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Green Lessons: Gardening in New York Schools

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Green Lessons: Gardening in New York Schools

Healthy, organic and local food new subjects for students.

In first Lady Michelle Obama’s battle against childhood obesity and raising awareness of healthy eating habits, one of her main battlegrounds has been the schools themselves – with the aim of changing the way kids eat not only when they get home, but in the place where they spend most of their time. Many schools around the nation, especially in New York, have been tackling the subject of healthy, organic and local food, with “hands-on” lessons that include watering lettuce, zucchini and strawberries in the various rooftop gardens that many schools have adopted.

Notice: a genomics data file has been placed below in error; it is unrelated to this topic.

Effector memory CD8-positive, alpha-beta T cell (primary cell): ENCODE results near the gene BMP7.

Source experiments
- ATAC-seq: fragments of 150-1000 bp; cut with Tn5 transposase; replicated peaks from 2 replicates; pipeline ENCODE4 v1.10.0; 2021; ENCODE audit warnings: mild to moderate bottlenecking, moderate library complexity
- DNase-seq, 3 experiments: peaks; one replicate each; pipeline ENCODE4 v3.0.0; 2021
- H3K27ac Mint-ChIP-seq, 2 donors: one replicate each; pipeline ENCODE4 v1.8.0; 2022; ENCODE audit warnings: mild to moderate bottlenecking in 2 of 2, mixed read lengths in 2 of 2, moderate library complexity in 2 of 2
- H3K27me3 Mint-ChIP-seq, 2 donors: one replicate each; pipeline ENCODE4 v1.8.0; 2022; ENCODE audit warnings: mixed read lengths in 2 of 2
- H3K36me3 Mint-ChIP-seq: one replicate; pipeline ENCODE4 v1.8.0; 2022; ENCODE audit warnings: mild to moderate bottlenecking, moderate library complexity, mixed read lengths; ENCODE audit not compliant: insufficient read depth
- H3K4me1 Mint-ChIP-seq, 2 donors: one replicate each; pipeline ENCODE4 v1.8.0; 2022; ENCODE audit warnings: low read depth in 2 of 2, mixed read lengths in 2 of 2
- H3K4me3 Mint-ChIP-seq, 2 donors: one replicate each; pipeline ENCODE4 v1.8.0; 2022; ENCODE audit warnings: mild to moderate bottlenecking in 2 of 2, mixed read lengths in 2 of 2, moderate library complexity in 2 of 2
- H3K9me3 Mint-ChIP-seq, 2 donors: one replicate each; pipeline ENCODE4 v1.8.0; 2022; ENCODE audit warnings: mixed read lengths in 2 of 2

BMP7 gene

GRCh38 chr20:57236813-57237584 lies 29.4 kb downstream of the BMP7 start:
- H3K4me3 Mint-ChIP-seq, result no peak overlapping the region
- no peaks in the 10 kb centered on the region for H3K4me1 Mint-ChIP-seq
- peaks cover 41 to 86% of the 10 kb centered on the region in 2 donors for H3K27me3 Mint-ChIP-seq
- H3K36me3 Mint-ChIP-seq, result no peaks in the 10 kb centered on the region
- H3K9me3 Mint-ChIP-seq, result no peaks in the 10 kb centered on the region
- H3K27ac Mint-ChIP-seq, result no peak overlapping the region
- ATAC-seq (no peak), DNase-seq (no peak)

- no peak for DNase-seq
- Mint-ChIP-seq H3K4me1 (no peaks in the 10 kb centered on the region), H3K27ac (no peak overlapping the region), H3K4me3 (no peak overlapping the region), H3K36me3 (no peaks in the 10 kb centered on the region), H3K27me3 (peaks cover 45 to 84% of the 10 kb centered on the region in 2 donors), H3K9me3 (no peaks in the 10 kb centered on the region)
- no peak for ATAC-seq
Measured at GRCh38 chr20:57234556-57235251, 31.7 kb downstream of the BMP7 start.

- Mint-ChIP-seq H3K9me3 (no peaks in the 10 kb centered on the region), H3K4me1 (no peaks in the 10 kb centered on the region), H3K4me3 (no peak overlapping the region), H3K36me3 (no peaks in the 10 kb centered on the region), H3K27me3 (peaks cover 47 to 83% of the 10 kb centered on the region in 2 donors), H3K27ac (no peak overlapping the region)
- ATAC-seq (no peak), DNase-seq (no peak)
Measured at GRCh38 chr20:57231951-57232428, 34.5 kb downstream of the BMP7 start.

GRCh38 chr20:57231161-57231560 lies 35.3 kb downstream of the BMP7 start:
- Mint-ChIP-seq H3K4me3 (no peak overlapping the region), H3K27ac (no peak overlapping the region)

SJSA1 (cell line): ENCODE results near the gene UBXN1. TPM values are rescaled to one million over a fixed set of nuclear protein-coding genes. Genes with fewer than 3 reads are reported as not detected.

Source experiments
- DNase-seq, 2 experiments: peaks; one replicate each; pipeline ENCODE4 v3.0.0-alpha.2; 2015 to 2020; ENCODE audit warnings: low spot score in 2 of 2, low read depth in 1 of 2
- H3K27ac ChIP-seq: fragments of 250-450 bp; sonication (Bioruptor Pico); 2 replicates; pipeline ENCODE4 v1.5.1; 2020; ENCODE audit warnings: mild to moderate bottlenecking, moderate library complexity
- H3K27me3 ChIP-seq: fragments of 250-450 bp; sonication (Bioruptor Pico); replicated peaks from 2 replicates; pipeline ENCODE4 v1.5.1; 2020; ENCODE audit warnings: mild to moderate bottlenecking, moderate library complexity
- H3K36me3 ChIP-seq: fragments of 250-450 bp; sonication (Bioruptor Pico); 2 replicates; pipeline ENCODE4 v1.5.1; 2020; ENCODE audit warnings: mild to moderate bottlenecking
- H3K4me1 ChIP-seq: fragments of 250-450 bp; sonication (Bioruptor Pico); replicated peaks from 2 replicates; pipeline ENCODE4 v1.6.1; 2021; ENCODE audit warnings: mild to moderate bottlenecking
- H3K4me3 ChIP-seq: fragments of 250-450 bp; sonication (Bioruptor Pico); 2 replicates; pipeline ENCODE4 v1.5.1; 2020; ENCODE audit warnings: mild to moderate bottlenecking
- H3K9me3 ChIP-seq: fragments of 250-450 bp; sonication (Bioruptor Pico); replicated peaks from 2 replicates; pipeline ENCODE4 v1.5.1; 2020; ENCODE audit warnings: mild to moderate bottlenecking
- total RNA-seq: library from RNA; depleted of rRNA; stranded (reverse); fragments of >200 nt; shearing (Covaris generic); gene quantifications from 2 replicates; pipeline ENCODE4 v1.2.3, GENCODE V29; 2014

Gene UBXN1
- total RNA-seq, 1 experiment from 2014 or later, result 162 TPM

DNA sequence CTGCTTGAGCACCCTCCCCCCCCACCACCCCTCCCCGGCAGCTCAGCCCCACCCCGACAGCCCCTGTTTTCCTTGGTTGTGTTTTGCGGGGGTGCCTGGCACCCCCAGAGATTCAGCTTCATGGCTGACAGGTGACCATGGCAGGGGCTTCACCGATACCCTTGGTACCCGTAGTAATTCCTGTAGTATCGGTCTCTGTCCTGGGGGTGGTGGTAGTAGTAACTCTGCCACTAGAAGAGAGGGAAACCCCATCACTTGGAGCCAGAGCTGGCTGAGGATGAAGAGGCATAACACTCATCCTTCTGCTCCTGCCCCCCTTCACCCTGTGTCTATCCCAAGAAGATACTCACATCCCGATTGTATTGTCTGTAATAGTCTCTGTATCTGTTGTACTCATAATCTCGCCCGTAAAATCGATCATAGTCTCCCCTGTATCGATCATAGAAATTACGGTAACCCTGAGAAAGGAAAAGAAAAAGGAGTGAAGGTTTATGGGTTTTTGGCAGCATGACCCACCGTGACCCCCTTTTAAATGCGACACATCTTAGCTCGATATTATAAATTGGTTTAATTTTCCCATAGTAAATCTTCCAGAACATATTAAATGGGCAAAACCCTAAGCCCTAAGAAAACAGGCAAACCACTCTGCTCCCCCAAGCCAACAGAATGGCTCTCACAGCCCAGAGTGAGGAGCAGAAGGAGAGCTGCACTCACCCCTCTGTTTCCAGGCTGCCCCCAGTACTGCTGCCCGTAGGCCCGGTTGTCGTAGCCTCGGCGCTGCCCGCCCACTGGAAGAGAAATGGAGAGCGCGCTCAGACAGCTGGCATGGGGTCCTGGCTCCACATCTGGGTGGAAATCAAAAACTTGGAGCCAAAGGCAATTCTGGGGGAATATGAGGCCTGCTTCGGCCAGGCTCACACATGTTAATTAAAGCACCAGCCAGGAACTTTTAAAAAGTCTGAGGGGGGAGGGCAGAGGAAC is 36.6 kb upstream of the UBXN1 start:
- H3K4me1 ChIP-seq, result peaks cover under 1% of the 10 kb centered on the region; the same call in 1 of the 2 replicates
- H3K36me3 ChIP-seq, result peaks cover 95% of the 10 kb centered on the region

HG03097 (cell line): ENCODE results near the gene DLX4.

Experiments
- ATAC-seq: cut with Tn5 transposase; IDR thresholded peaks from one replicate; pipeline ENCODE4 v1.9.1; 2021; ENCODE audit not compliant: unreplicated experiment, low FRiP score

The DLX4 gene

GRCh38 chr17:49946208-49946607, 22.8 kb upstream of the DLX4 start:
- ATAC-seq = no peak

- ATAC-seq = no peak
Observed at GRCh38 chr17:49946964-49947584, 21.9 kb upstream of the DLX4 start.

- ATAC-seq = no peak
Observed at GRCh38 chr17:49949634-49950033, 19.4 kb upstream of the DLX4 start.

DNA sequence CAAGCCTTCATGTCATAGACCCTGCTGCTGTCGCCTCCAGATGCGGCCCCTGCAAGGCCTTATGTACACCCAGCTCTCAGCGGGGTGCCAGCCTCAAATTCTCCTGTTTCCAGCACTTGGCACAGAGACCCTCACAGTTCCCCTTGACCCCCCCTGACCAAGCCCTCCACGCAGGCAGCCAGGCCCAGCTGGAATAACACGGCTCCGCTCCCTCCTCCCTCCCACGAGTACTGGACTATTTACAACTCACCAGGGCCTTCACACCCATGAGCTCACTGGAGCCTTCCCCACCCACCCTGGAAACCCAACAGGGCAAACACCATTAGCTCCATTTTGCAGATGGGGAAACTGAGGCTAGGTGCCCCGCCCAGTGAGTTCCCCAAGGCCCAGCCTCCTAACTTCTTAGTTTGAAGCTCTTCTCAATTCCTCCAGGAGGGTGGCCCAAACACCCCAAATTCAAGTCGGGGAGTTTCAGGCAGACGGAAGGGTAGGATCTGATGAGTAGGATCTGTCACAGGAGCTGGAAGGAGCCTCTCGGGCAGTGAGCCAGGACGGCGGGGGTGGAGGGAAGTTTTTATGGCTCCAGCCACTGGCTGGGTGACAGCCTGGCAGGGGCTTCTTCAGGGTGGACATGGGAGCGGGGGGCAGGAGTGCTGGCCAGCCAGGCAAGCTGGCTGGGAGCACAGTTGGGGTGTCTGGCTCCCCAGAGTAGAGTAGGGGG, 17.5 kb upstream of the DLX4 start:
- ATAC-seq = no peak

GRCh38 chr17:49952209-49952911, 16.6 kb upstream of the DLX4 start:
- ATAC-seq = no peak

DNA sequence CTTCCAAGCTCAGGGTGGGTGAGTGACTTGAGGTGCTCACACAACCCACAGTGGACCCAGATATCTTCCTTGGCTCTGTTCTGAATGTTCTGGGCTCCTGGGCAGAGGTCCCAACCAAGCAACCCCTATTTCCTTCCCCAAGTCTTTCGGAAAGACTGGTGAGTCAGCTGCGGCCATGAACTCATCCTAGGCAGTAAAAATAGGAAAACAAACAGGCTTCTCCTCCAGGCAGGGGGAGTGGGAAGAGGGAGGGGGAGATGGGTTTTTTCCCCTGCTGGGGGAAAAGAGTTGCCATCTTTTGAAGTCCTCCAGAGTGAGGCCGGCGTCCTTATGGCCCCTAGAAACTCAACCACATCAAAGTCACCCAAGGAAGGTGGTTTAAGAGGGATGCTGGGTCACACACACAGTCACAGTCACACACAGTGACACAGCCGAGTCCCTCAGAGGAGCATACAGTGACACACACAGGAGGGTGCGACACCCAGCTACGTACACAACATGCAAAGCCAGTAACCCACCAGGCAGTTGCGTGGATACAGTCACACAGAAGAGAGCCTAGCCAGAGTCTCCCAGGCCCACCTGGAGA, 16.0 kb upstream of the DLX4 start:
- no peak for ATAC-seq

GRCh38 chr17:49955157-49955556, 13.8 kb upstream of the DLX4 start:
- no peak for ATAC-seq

The Greenhouse Project is an experimental solution that was first adopted by the Manhattan School for Children and features a greenhouse with a hydroponic irrigation system that allows planting without soil and takes advantage of rain water, wind and solar energy. The vegetable garden is able to produce 8,000 kg of vegetables a year and the greenhouse company is hoping to install the same system in more than one thousand institutes around the city.

A more traditional solution is the one adopted by the Somers Central School District. Guided by the teacher Maddy Manzella, who, among other awards, has been named the NYSUT's "School-Related Professional of the Year", she has been helping the district to develop a series of sustainable vegetable gardens as an educational tool for young students, where they can tend to an observe the planting and growing of various vegetables and then cook them all together as a class.

Photo courtesy Somersschools.org

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